The picture above is a shot from Puerto Vallarta. When we ate our sunset dinner, we sat right on the beach and we were told to take our shoes off. The sand felt so cool against my tired soles, and I squished my toes between the grains with the same level of enthusiasm as a toddler playing in the mud. Rachael thought our bare feet were the funniest things and so she insisted on taking a picture of my feet. I just like the way this came out, although it makes me laugh a bit because of how strange my toes look. I think feet in general are just weird though.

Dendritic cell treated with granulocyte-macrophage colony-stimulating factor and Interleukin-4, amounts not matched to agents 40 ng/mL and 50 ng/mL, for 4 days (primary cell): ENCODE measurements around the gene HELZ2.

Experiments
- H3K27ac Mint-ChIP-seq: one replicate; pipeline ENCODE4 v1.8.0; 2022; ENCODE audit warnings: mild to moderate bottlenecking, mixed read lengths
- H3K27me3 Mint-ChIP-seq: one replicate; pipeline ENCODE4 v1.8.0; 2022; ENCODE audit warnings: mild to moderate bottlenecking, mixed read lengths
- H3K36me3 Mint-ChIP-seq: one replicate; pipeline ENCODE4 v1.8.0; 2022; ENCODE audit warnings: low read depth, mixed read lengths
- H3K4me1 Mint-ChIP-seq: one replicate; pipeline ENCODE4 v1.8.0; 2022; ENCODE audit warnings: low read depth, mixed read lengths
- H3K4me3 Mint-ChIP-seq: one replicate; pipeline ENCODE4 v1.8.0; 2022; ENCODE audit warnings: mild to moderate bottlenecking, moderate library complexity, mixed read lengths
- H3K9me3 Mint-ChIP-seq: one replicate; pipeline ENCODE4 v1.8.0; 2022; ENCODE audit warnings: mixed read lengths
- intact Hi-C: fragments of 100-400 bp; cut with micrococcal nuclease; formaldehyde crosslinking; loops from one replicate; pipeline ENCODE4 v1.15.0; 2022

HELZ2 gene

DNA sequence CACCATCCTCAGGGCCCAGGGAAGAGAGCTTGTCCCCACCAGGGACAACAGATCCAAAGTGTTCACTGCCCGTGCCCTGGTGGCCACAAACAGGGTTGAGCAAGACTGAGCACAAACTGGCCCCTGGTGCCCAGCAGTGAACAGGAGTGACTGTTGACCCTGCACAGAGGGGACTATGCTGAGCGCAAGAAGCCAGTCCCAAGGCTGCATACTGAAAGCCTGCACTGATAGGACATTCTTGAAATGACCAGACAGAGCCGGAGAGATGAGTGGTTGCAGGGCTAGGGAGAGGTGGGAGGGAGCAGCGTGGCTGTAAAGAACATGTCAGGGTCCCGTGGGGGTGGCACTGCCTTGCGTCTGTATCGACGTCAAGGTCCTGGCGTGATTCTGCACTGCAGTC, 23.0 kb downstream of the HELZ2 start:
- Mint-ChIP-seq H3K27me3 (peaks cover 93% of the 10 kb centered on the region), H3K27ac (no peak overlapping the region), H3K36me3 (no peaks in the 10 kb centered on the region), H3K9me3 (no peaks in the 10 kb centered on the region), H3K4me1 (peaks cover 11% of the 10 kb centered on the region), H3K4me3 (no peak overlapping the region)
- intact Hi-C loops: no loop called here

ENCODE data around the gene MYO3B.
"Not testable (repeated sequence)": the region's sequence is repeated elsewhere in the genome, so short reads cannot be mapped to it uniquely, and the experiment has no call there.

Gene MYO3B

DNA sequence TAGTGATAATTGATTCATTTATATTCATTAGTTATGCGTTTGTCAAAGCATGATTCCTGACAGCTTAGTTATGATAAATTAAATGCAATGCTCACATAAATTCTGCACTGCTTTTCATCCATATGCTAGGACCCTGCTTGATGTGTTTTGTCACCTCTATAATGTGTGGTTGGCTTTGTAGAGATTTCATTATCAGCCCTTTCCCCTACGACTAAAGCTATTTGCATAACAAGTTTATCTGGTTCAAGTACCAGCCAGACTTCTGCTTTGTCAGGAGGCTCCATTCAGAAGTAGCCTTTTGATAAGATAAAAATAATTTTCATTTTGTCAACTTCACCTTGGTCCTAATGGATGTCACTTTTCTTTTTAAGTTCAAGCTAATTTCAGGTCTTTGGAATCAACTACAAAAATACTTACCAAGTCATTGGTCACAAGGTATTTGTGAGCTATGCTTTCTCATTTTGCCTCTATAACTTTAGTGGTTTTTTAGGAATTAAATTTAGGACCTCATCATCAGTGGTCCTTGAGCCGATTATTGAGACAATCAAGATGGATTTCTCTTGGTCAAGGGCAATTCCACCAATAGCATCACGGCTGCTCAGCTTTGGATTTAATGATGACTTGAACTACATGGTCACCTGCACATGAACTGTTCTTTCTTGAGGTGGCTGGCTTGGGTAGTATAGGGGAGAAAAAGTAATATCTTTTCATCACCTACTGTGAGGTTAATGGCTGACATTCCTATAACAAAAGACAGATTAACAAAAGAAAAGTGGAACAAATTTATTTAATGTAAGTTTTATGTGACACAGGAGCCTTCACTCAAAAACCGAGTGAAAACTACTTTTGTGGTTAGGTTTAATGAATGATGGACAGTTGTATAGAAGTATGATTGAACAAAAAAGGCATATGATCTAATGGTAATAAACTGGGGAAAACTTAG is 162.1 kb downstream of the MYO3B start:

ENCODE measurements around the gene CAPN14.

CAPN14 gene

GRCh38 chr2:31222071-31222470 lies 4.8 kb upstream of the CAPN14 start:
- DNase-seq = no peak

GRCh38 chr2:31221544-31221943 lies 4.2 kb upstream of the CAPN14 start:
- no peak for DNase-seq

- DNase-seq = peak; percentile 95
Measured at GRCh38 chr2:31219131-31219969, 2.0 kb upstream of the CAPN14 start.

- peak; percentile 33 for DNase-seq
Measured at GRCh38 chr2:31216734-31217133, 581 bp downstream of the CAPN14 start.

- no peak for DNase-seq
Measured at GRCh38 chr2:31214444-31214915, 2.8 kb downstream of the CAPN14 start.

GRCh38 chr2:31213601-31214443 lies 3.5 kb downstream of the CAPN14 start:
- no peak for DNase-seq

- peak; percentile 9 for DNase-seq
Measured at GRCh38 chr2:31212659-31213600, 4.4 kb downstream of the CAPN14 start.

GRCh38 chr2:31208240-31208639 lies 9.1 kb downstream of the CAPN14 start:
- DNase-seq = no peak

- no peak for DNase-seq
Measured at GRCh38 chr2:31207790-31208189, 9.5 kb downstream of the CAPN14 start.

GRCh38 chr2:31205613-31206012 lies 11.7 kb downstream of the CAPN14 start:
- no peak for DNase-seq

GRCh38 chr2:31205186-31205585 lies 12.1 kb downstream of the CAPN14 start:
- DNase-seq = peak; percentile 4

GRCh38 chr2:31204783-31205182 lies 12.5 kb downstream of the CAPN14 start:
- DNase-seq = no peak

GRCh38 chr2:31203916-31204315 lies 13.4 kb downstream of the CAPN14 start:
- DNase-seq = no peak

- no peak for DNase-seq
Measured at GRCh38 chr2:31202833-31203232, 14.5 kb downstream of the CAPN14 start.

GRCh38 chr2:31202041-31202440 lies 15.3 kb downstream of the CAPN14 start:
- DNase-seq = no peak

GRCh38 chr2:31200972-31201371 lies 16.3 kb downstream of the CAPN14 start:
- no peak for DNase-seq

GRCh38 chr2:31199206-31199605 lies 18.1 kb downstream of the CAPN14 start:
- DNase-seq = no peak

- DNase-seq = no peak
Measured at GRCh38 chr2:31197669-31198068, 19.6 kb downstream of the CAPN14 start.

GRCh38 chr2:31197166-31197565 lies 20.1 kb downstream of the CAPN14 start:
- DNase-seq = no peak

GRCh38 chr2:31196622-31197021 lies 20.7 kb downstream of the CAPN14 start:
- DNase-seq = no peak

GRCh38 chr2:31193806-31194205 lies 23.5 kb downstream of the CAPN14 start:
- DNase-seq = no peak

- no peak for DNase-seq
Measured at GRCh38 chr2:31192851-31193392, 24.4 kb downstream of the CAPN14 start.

Today was a lovely day, all things considered. I actually slept last night, for about seven hours, and thank goodness too, because otherwise I would be a walking zombie right about now. The weather was wonderful today! Cold but not chilling and the irises planted outside of Talcott Greenhouse are finally budding, all purple and yellow and full of charm! I braved my French exam and I think it went relatively well. The English prospective majors/minors tea was today and after having Professor Quillian (the chair) sign my declaration form, I turned in my statement and here I am, a declared student! I feel so much excitement about such a little thing. Later this afternoon I went to my history class and received my graded first paper, on which I worked incredibly long and hard and on which I earned an A+! Needless to say I emerged from class extraordinarily giddy. It is reassuring to know that all of my hard, butt-busting work does pay off sometimes.